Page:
This invention is directed to a collapsible wind-resistant umbrella including an elongated main support pole and an umbrella top. The umbrella top includes a tubular secondary pole slidably translatable over the main support pole, a hub connected at an upper end thereof to the secondary pole and supportively engaged against a support member on the main support pole whereby the secondary pole and hub are supported on the upright main support pole. A plurality of vanes, each being wider at the outer end thereof, are pivotally connected in evenly spaced relation at a central or inner end thereof to and around substantially the entire hub periphery. A vane carrier is mounted for sliding translation over the secondary pole and a plurality of rigid or semi-rigid vane support rods are pivotally connected at one end thereof in evenly spaced relation to and around substantially the entire said vane carrier periphery. The end of each said vane support rod is pivotally connected to a mid point of one longitudinal edge of each corresponding vane. An elongated endless non-elastic cord extends circumferentially around, and is connected to each vane adjacent its outer or distal end. The other edge of each vane remains free and overlapping the next adjacent vane whereby a portion of each vane may lift free of the next adjacent vane in a wind to permit venting of the umbrella.
It is therefore an object of this invention to provide an improved wind-resistant collapsible umbrella with improved strength and simplified, lightened construction and manufacturing economy while remaining effective in reducing likelihood of wind damage.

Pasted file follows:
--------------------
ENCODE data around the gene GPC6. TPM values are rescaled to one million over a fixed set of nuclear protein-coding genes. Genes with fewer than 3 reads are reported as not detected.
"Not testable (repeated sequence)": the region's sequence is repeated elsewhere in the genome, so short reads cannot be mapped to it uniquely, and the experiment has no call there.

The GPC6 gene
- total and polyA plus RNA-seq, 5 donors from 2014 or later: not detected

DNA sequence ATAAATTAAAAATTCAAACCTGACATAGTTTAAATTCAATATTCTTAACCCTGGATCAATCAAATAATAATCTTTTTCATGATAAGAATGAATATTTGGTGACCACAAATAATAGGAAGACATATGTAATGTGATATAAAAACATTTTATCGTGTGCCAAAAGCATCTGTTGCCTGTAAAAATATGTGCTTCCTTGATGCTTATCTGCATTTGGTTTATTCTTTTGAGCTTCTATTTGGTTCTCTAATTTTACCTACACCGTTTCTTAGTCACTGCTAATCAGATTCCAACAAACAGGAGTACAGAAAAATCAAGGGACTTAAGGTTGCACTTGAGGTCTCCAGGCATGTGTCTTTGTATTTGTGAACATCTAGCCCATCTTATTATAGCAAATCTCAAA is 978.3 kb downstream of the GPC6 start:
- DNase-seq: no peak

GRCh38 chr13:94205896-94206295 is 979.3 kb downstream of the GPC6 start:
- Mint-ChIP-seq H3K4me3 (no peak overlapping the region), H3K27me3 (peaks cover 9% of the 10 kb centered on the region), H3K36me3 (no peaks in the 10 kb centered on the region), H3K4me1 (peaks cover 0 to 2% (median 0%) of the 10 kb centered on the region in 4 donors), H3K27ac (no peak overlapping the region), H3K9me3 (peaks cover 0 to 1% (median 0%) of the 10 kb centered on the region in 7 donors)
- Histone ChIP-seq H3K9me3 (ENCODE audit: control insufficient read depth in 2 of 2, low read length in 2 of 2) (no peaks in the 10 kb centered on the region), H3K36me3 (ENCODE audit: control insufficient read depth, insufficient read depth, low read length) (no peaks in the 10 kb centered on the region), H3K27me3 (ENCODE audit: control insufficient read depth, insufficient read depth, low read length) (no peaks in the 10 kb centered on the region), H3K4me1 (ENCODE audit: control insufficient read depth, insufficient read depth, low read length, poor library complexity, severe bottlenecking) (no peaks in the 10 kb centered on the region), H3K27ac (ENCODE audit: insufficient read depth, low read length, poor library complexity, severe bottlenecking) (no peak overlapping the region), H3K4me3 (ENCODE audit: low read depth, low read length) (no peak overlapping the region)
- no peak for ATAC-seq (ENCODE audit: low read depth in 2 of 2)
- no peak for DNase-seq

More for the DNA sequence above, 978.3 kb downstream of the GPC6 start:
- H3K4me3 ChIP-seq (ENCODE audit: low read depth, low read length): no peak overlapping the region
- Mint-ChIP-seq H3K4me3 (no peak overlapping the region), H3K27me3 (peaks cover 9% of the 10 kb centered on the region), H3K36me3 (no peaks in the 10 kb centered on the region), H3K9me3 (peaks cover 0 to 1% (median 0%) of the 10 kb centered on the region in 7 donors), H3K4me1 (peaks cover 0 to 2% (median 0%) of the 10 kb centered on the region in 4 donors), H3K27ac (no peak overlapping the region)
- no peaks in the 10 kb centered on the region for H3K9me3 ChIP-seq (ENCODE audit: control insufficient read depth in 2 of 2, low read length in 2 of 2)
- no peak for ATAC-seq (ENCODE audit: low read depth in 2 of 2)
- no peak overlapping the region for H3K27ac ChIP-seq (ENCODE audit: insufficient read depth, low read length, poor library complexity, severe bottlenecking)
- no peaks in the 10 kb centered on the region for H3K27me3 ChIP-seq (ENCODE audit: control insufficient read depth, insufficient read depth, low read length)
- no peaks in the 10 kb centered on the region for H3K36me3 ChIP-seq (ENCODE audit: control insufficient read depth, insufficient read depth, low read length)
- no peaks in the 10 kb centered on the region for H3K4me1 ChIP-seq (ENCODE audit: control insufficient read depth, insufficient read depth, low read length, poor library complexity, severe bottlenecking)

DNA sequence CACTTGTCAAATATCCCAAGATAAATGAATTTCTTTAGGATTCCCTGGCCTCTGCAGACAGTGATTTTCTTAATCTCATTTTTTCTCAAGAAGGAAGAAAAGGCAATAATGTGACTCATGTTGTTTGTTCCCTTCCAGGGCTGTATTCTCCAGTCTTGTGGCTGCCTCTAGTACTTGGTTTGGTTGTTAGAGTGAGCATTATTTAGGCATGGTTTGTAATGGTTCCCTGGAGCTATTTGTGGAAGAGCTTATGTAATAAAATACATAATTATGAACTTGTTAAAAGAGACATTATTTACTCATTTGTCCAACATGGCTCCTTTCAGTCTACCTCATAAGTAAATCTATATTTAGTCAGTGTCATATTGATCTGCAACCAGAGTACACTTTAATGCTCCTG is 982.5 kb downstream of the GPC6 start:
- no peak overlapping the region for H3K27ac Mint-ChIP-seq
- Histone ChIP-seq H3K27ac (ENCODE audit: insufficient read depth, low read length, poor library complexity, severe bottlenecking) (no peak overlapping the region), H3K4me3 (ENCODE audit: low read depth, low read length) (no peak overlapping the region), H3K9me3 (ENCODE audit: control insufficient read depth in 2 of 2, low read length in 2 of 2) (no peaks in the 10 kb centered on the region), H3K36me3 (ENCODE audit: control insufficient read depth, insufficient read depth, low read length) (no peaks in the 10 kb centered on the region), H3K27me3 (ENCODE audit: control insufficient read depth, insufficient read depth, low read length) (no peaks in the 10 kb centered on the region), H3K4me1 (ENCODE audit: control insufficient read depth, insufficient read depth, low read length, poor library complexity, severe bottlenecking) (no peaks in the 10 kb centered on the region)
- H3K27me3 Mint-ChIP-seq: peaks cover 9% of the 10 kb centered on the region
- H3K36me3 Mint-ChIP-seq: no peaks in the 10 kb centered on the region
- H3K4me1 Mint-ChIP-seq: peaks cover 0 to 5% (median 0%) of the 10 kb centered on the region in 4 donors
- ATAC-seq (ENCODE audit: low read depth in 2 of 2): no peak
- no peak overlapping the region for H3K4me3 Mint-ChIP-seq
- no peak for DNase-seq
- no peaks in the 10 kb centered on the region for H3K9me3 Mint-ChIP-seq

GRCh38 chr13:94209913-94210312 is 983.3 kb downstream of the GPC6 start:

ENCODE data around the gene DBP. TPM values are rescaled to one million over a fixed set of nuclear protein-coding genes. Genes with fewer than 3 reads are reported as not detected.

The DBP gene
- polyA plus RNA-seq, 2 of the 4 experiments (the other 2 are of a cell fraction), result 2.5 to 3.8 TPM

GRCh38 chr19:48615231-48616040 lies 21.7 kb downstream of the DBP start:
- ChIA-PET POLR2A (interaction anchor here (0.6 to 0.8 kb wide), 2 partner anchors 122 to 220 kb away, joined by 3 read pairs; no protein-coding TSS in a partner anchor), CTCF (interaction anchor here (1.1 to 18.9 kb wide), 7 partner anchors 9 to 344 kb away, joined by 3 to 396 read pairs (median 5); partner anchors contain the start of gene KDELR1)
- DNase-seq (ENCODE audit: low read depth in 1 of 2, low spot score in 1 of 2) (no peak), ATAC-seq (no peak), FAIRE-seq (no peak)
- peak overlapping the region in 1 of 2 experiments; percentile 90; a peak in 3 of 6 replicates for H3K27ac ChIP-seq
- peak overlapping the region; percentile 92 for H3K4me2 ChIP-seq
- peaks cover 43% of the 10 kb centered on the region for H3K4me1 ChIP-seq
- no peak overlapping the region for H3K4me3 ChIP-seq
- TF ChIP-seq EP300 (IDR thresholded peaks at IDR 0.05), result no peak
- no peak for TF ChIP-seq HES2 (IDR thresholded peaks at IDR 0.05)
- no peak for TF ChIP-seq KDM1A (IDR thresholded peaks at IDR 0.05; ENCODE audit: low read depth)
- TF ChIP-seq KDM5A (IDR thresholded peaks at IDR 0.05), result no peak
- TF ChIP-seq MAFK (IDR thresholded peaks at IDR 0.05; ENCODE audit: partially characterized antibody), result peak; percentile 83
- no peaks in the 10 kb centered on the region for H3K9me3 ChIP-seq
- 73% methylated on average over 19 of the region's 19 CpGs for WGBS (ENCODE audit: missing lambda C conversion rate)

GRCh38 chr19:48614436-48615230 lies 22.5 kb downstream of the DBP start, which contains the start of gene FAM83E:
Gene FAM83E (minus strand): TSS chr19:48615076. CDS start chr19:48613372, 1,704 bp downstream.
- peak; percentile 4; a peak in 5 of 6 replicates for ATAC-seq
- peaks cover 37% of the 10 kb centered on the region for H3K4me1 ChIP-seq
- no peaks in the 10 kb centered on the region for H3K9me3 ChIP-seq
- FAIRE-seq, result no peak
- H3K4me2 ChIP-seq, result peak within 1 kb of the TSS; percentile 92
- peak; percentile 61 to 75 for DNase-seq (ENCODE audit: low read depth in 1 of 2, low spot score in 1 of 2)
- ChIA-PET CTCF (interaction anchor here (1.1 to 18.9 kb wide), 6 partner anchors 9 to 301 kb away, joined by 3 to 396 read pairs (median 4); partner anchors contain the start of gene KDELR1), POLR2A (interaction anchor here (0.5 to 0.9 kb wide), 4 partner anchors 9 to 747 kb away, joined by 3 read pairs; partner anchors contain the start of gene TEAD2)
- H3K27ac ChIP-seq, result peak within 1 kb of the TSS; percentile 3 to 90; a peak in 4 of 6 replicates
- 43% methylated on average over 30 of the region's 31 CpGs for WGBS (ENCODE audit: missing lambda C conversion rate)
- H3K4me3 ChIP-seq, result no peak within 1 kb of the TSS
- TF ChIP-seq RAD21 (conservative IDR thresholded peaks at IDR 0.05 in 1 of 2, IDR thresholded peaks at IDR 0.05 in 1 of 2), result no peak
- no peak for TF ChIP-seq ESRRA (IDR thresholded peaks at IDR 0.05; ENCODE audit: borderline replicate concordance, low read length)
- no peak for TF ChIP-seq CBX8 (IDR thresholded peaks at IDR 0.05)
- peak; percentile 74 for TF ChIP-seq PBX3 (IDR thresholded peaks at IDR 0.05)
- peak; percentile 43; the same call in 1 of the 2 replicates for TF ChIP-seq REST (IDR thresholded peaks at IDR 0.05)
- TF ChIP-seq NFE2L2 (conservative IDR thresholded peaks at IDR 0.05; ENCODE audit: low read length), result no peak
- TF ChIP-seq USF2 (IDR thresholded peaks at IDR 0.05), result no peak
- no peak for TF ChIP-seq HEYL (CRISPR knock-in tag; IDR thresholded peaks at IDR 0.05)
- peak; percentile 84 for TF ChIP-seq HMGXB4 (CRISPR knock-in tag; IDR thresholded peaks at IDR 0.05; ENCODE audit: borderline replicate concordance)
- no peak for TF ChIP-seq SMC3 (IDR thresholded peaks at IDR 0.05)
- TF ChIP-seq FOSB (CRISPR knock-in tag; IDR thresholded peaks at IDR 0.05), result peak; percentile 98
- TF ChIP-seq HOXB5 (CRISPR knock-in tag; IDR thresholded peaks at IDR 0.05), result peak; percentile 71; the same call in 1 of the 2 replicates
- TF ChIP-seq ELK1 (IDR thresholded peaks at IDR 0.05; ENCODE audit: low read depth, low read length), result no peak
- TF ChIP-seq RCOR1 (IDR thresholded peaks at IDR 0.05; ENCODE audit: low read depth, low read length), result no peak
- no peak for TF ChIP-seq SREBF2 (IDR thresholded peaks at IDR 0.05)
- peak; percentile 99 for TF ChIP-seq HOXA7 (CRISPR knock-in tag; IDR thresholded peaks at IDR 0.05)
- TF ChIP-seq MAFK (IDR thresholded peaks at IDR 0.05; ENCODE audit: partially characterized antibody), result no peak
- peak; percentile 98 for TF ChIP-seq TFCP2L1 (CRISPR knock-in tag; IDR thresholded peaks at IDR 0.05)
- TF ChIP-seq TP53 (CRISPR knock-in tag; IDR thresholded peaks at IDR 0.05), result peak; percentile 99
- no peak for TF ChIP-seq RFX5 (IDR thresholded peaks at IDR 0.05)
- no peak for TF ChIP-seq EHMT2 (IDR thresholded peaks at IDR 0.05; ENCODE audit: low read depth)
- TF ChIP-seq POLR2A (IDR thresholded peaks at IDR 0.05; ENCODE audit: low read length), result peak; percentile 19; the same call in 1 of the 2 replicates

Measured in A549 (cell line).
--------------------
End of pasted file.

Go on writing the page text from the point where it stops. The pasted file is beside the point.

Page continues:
In accordance with these and other objects which will become apparent hereinafter, the instant invention will now be described with reference to the accompanying drawings.
BRIEF DESCRIPTION OF THE DRAWINGS
FIG. 1A is a perspective view of the invention supported by an umbrella table, the umbrella top being in an open, in-use position.
FIG. 1B is a view similar to FIG. 1 with the umbrella top in a closed position.
FIG. 2 is another perspective view of the umbrella top in an open position.
FIG. 3 is an enlarged perspective view of the central portion of the umbrella top.
FIG. 4 is a perspective view of a vane or panel of the umbrella top.
FIG. 5 is a cross section view in the direction of arrows 5--5 in FIG. 4.
FIG. 6 is a view in the direction of arrows 6--6 in FIG. 2.
FIG. 7 is a partial section view in the direction of arrows 7--7 in FIG. 3.
FIG. 8 is a view in the direction of arrows 8--8 in FIG. 7.
FIG. 9 is a bottom view of a molded plastic clip for universally connecting each vane to the umbrella top hub.
FIG. 10 is a side elevation view of FIG. 9.
FIG. 11 is an exploded perspective view of the preferred support member for the umbrella top on the main support pole.
DETAILED DESCRIPTION OF THE INVENTION
Referring now to the drawings, the umbrella is there shown generally at numeral 10 and includes an umbrella top 12 and, in FIGS. 1A and 1B, is shown supported by its main support pole 20 within an aperture 22 of a table surface 24 and a lower support 26 of an umbrella table shown generally at numeral 14.
The umbrella top 12 includes a plurality of elongated vanes or panels 16 as best seen in FIGS. 4 and 5. Each of the vanes 16 is formed of thin sheet aluminum in the preferred embodiment, but molded plastic in other light somewhat flexible material may be utilized.